MLI Newsletter - January 25, 2012
Lire l'ILM Voices en français.
MLI event draws leaders, explores country ownership
At the opening keynote of the "Advancing Country Ownership for Greater Results" roundtable, USAID Administrator Rajiv Shah said it was no surprise that the event drew several senior US government officials: "We are here in force today because we want to learn about country ownership in order to shift the way we work to adopt these principles, and take on that task and challenge." But putting country ownership into practice is a challenge, said several of the participants. "It's very easy [for donors] to say the government should be in the driver's seat. But sometimes the donors still have the remote control," said Dr. Salif Samake, Director of the Planning and Statistics Unit for the Ministries of Health, Social Development, and Women's Affairs in Mali.
In recent years, this debate on country ownership has been central in the push toward improving international aid effectiveness. MLI organized the roundtable to share its lessons in working with health ministries and also to give leaders representing donors, developing countries and development partners a platform to air the most pressing issues facing them today. The discussion delved deeply into the structural and political challenges involved in trying to advance country ownership, as well as what it will take operationally to move beyond the rhetoric of country ownership to action.
New release: The MLI Model for Advancing Country Ownership
The MLI Model for Advancing Country Ownership describes how development partners and donors can strengthen country ownership by working with government bodies, mainly ministries of health. MLI has developed and implemented an approach that translates the concept of country ownership into reality. At the "Advancing Country Ownership for Greater Results" roundtable, MLI released its Model, a legacy document which describes the experience and lessons learned from working for nearly five years with ministry leaders in its five partner countries—Ethiopia, Mali, Nepal, Senegal, and Sierra Leone. The MLI Model outlines the four strategies that make MLI distinctive and successful:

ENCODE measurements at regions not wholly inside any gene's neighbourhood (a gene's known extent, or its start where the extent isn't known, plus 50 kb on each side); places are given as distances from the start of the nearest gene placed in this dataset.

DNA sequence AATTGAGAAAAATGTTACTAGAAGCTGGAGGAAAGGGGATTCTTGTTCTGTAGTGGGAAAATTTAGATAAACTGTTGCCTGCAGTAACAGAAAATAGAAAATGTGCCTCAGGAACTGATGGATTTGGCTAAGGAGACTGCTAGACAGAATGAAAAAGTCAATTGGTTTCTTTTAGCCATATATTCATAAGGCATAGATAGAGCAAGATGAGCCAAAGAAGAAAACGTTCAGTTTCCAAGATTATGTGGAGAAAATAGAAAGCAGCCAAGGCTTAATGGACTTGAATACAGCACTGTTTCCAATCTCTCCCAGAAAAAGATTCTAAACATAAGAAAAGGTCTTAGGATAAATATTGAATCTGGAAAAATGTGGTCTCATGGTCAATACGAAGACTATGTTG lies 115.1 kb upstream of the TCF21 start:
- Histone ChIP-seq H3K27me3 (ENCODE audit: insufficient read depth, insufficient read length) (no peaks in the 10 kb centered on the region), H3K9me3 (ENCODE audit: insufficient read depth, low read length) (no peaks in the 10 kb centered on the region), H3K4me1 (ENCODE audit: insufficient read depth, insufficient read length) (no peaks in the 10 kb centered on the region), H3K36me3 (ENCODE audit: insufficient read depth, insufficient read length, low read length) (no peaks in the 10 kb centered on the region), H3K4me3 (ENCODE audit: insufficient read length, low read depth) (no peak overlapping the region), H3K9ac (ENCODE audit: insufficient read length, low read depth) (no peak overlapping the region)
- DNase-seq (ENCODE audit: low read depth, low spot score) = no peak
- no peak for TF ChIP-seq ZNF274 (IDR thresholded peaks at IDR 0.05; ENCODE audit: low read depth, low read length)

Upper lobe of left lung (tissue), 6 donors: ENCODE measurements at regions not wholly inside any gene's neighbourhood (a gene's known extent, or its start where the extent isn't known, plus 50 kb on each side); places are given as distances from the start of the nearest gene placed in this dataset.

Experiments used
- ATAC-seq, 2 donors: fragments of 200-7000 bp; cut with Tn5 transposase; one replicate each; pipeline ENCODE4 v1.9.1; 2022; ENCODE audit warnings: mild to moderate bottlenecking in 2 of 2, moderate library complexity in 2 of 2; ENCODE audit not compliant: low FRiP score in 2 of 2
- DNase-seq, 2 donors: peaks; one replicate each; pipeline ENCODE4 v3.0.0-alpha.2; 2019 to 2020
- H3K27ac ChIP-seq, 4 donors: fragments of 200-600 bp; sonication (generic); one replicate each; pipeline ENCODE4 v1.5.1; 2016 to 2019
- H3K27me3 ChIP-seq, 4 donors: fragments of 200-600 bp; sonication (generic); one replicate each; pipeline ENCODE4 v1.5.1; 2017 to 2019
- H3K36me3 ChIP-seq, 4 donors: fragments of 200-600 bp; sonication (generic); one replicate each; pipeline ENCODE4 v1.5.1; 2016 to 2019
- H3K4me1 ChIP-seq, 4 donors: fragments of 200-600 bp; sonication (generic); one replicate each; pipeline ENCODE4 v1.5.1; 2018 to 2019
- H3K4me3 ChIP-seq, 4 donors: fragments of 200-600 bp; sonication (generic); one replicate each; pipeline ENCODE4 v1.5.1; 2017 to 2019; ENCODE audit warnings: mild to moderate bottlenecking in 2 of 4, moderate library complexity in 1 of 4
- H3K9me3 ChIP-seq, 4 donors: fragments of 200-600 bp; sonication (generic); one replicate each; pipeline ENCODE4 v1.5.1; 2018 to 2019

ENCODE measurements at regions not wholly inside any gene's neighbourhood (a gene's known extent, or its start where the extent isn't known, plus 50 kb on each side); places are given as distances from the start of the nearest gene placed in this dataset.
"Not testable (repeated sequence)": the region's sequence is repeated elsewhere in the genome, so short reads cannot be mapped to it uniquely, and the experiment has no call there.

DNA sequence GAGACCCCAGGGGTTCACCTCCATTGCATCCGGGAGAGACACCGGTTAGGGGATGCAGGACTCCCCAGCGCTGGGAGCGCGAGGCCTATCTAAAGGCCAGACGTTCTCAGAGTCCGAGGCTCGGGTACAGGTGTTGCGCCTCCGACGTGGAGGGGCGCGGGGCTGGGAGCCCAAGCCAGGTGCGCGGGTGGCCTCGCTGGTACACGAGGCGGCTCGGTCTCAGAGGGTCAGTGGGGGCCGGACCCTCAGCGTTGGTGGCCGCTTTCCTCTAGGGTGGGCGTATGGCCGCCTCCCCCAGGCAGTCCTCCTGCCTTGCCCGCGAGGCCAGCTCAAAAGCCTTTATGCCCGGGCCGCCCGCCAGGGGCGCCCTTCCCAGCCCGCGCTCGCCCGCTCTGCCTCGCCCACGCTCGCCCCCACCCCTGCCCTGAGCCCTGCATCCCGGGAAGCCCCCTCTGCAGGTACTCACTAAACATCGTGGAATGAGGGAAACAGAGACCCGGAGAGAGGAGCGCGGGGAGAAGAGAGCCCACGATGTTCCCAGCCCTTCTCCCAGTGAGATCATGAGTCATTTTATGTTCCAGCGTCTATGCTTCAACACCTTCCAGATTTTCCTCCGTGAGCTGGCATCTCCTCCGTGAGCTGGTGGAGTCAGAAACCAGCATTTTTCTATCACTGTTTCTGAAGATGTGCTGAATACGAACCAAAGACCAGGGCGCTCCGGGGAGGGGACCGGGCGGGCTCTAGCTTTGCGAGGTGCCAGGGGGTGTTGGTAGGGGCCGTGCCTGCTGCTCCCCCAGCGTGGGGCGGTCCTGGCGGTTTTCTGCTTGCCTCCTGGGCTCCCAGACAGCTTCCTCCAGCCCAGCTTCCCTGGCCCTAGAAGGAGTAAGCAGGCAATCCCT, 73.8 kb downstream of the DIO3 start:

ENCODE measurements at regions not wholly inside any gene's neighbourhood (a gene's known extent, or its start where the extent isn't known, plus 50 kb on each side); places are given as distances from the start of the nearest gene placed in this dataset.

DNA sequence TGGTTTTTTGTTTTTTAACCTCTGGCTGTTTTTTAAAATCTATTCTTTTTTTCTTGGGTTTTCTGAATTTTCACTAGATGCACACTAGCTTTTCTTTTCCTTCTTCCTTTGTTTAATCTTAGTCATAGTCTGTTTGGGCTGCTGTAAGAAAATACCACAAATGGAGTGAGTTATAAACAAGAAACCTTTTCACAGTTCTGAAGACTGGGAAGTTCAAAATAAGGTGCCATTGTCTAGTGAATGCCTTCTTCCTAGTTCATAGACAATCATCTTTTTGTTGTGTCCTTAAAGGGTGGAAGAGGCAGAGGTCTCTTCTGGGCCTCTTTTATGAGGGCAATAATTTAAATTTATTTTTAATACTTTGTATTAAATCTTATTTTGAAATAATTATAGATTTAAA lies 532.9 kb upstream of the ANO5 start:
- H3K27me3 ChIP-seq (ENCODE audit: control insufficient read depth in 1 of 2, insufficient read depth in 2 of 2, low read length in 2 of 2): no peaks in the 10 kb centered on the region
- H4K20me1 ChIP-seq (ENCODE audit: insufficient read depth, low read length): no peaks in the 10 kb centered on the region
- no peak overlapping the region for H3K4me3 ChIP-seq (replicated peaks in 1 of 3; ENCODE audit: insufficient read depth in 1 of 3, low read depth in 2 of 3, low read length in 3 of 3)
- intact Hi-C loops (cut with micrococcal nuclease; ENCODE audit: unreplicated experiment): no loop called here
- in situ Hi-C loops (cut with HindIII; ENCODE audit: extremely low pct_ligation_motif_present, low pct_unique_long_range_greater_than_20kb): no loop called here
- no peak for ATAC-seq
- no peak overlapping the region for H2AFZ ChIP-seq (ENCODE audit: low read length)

- Country-led planning
- Demand-driven technical assistance
- South-South exchange
- Strategic communications
These four strategies can help ministries of health to identify and act on their government priorities, build upon existing political will to advance those priorities, and mobilize national government and donor support to carry out their work. While MLI specifically focused on the areas of health financing for equity, health systems strengthening, and reproductive health, the MLI Model can be applied to any area of development practice.
Voices on Ownership: MLI blog highlights all sides of the story
In a four-part blog series following the MLI roundtable, multiple perspectives on country ownership were highlighted:
Voices on Ownership: Administrator Rajiv Shah- Administrator Shah emphasized that change in countries can only happen "…with country ownership, leadership, and commitment."
Voices on Ownership: Minister Tedros Adhanom Ghebreysus- Ethiopia's Minister of Health shared his country ownership approach: one vision, one set of priorities, and one group -- donors, partners and countries – working together.
Voices on Ownership: Development leaders- Pape Gaye, President and CEO of IntraHealth and one of the many development leaders featured in this blog, said that country ownership for international NGOs means "we have to reinvent ourselves in this new vision."
Voices on Ownership: US government officials- Amie Batson, Deputy Assistant Administrator for Global Health for USAID, commented on some of the challenges, "At the top levels of the US government we are committed to change. Then it comes to reality, changing bureaucracy, systems, and what you do on Monday morning. We are sitting between all these different and opposing voices."
MLI Director Rosann Wisman offered her thoughts on country ownership in her blog Wisman on MLI: Skepticism faded, trust grew, "In our experience with MLI, we have learned that developing country governments, through their ministries of health, can lead the way."